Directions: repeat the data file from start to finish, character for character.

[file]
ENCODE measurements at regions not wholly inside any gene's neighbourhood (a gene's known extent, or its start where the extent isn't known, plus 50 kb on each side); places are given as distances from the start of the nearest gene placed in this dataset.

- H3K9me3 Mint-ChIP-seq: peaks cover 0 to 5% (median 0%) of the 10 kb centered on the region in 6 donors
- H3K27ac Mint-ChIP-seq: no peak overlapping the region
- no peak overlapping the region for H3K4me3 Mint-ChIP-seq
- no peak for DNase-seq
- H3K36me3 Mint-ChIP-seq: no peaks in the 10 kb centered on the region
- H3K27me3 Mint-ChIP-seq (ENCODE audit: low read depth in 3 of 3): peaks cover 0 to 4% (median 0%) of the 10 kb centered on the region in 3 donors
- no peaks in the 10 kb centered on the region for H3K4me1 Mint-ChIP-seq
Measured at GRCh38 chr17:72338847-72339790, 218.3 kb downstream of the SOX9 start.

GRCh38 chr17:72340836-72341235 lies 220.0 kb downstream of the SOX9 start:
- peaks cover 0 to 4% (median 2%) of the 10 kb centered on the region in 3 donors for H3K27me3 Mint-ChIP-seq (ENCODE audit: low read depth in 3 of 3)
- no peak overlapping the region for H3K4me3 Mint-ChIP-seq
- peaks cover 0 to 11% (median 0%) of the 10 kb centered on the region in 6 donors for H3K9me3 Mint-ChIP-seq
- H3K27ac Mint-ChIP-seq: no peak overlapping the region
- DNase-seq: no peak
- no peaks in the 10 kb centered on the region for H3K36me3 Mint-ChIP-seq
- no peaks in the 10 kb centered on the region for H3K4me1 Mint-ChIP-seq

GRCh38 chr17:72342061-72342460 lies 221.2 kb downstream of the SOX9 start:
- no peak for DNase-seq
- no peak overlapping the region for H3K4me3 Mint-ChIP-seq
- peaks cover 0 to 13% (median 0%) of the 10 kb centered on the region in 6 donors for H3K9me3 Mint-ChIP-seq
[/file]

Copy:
ENCODE measurements at regions not wholly inside any gene's neighbourhood (a gene's known extent, or its start where the extent isn't known, plus 50 kb on each side); places are given as distances from the start of the nearest gene placed in this dataset.

- H3K9me3 Mint-ChIP-seq: peaks cover 0 to 5% (median 0%) of the 10 kb centered on the region in 6 donors
- H3K27ac Mint-ChIP-seq: no peak overlapping the region
- no peak overlapping the region for H3K4me3 Mint-ChIP-seq
- no peak for DNase-seq
- H3K36me3 Mint-ChIP-seq: no peaks in the 10 kb centered on the region
- H3K27me3 Mint-ChIP-seq (ENCODE audit: low read depth in 3 of 3): peaks cover 0 to 4% (median 0%) of the 10 kb centered on the region in 3 donors
- no peaks in the 10 kb centered on the region for H3K4me1 Mint-ChIP-seq
Measured at GRCh38 chr17:72338847-72339790, 218.3 kb downstream of the SOX9 start.

GRCh38 chr17:72340836-72341235 lies 220.0 kb downstream of the SOX9 start:
- peaks cover 0 to 4% (median 2%) of the 10 kb centered on the region in 3 donors for H3K27me3 Mint-ChIP-seq (ENCODE audit: low read depth in 3 of 3)
- no peak overlapping the region for H3K4me3 Mint-ChIP-seq
- peaks cover 0 to 11% (median 0%) of the 10 kb centered on the region in 6 donors for H3K9me3 Mint-ChIP-seq
- H3K27ac Mint-ChIP-seq: no peak overlapping the region
- DNase-seq: no peak
- no peaks in the 10 kb centered on the region for H3K36me3 Mint-ChIP-seq
- no peaks in the 10 kb centered on the region for H3K4me1 Mint-ChIP-seq

GRCh38 chr17:72342061-72342460 lies 221.2 kb downstream of the SOX9 start:
- no peak for DNase-seq
- no peak overlapping the region for H3K4me3 Mint-ChIP-seq
- peaks cover 0 to 13% (median 0%) of the 10 kb centered on the region in 6 donors for H3K9me3 Mint-ChIP-seq